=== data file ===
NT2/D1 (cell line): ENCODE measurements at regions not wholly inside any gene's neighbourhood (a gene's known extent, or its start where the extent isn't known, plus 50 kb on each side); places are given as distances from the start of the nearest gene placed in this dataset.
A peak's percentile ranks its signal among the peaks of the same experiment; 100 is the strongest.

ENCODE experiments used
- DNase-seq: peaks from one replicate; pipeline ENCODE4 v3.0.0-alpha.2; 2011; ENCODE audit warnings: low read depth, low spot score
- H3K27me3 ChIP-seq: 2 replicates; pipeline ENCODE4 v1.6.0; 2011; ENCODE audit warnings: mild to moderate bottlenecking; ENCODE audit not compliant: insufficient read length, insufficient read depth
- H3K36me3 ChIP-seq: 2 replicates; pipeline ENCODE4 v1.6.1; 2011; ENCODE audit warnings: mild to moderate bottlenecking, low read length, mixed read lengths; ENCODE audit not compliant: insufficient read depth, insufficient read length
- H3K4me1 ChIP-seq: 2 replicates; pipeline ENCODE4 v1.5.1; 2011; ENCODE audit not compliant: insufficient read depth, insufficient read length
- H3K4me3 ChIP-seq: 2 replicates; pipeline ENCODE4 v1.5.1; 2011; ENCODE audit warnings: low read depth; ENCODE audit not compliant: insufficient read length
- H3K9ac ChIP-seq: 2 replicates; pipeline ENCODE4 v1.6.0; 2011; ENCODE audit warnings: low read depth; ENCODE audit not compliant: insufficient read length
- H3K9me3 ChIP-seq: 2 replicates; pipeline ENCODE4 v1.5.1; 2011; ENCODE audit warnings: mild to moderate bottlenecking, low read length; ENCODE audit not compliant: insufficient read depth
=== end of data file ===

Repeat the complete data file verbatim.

NT2/D1 (cell line): ENCODE measurements at regions not wholly inside any gene's neighbourhood (a gene's known extent, or its start where the extent isn't known, plus 50 kb on each side); places are given as distances from the start of the nearest gene placed in this dataset.
A peak's percentile ranks its signal among the peaks of the same experiment; 100 is the strongest.

ENCODE experiments used
- DNase-seq: peaks from one replicate; pipeline ENCODE4 v3.0.0-alpha.2; 2011; ENCODE audit warnings: low read depth, low spot score
- H3K27me3 ChIP-seq: 2 replicates; pipeline ENCODE4 v1.6.0; 2011; ENCODE audit warnings: mild to moderate bottlenecking; ENCODE audit not compliant: insufficient read length, insufficient read depth
- H3K36me3 ChIP-seq: 2 replicates; pipeline ENCODE4 v1.6.1; 2011; ENCODE audit warnings: mild to moderate bottlenecking, low read length, mixed read lengths; ENCODE audit not compliant: insufficient read depth, insufficient read length
- H3K4me1 ChIP-seq: 2 replicates; pipeline ENCODE4 v1.5.1; 2011; ENCODE audit not compliant: insufficient read depth, insufficient read length
- H3K4me3 ChIP-seq: 2 replicates; pipeline ENCODE4 v1.5.1; 2011; ENCODE audit warnings: low read depth; ENCODE audit not compliant: insufficient read length
- H3K9ac ChIP-seq: 2 replicates; pipeline ENCODE4 v1.6.0; 2011; ENCODE audit warnings: low read depth; ENCODE audit not compliant: insufficient read length
- H3K9me3 ChIP-seq: 2 replicates; pipeline ENCODE4 v1.5.1; 2011; ENCODE audit warnings: mild to moderate bottlenecking, low read length; ENCODE audit not compliant: insufficient read depth